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Collar Versus Harness: A Dog Owners Guide

Have you ever noticed that reactive-high-energy dogs can pull on a collar and remain unaffected by your command to stop or heal? Why is it that a harness is more effective when it comes to controlling your dog? Two major factors can be outlined.

First, when your dog is wearing a collar your human response is to pull to stop forward movement, but you are limited to redirecting your furry friend because too much of a tug of war can be dangerous or cause injury. So what do you do? Give in. So what does that teach your dog? A tug means to go. You're enabling the behavior. A collar offers limited control. This leads us to factor two, a harness controls your dog at his center of gravity, at its core, without harm or injury. If you are dealing with a dog that is still being voice trained or is reactive to outside stimulus, a harness is the safest option and best for ultimate control. Remember, a harness doesn't solve the problem, it aids in the solution. You must properly train your dog in the harness. Start at home with voice commands and once your dog responds well, test him in other environments. This article by FitBark highlights 7 tips for harness training your dog. For training, and controllability, when it comes to a collar versus harness the harness proves to be safer, and a better training tool.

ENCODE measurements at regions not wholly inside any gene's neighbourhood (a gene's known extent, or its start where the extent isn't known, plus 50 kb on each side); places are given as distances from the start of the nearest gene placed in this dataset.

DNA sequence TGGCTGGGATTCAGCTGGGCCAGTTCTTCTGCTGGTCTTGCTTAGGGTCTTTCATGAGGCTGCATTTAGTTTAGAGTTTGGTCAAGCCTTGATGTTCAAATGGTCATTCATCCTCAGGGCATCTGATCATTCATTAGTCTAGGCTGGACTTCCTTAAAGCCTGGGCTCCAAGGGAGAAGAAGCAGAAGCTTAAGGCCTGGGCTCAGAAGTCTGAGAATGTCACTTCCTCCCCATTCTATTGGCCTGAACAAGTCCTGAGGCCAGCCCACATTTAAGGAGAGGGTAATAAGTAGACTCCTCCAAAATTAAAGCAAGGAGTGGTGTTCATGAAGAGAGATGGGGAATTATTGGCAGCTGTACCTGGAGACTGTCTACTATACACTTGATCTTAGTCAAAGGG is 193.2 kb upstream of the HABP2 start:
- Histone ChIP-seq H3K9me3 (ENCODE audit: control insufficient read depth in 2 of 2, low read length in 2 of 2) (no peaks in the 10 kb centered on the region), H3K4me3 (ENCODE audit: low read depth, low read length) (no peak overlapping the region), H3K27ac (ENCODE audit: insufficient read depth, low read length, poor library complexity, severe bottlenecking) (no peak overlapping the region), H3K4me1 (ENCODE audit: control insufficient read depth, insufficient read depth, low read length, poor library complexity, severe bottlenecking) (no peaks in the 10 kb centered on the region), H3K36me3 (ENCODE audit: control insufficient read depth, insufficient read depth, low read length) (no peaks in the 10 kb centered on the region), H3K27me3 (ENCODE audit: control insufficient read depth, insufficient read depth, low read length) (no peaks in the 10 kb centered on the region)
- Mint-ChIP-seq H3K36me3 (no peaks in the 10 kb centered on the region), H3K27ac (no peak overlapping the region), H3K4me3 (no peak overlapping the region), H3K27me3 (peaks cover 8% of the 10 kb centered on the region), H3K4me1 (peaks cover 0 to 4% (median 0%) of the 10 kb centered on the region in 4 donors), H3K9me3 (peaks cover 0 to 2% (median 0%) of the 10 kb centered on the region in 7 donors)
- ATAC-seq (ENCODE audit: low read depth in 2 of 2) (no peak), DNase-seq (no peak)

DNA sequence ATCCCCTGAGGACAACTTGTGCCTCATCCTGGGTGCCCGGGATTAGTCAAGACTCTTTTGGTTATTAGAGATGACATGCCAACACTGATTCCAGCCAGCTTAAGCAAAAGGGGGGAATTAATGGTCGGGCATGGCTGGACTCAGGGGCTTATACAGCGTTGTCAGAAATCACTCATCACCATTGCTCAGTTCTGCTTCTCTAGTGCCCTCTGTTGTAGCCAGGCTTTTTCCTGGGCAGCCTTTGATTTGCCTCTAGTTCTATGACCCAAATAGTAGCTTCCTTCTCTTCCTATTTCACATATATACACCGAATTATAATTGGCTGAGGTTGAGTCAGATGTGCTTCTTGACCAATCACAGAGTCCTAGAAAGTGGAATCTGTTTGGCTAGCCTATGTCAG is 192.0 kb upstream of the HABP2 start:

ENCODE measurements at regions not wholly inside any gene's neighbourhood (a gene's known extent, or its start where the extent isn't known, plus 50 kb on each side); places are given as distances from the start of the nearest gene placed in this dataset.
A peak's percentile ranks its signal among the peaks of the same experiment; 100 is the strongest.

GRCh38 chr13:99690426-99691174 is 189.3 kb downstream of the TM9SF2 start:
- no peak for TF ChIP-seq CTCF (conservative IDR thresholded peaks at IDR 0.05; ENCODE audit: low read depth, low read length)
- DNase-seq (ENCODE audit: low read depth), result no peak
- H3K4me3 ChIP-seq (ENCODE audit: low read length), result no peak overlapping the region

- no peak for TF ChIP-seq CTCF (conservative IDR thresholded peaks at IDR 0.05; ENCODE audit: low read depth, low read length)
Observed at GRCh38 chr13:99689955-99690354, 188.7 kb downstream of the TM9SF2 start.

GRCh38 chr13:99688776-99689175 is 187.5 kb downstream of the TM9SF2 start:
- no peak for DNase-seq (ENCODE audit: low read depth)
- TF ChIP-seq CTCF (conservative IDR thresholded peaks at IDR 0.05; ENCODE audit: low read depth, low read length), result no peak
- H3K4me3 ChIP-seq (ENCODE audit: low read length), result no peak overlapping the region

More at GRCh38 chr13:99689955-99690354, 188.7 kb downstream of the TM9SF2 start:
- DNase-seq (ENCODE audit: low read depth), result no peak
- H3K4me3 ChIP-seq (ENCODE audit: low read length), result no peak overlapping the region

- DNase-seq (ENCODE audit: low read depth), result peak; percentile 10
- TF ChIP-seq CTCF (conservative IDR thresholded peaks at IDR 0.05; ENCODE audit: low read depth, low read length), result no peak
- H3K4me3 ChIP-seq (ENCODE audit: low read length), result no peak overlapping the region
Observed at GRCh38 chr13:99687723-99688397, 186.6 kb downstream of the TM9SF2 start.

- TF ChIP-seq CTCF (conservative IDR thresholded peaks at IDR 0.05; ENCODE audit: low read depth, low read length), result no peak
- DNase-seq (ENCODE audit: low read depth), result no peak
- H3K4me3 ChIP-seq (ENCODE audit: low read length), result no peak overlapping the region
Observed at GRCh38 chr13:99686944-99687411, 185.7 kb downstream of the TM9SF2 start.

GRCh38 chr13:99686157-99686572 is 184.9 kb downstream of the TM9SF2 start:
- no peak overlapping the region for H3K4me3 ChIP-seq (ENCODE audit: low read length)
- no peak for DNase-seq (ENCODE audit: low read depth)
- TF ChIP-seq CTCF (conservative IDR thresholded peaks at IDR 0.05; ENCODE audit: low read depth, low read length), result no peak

How about the freak on a leash, or should I say the freak off the leash? We all know a Houdini dog type. Some dogs, try as we might, are masters of escape. This is mostly because some dog breeds have a thick neck almost equivalent to their skull size. Some Have a more narrow skull shape. These dog shapes give these specific breeds the advantage of a sneaky getaway because they can easily pull a collar off over their head. Not only is your dog gone, but he’s also left behind valuable information as his dog tags are typically left behind on his abandoned collar. When tethering a dog outside, collar versus harness seems to lean in favor of the harness because using a harness restricts his chances of escape and ensures his tags stay with him.




What about size and comfort? Even though harnesses are marketed in various sizes and weight categories, not all dogs are comfortable in a harness. Unfortunately, a harness might not be a practical solution for your dog long-term, or for everyday wearability. It’s also been noted that not all dog harnesses have a good place for dog tags. When it comes to collar vs. harness, the collar can be placed on your pet and left, without a second thought, all day every d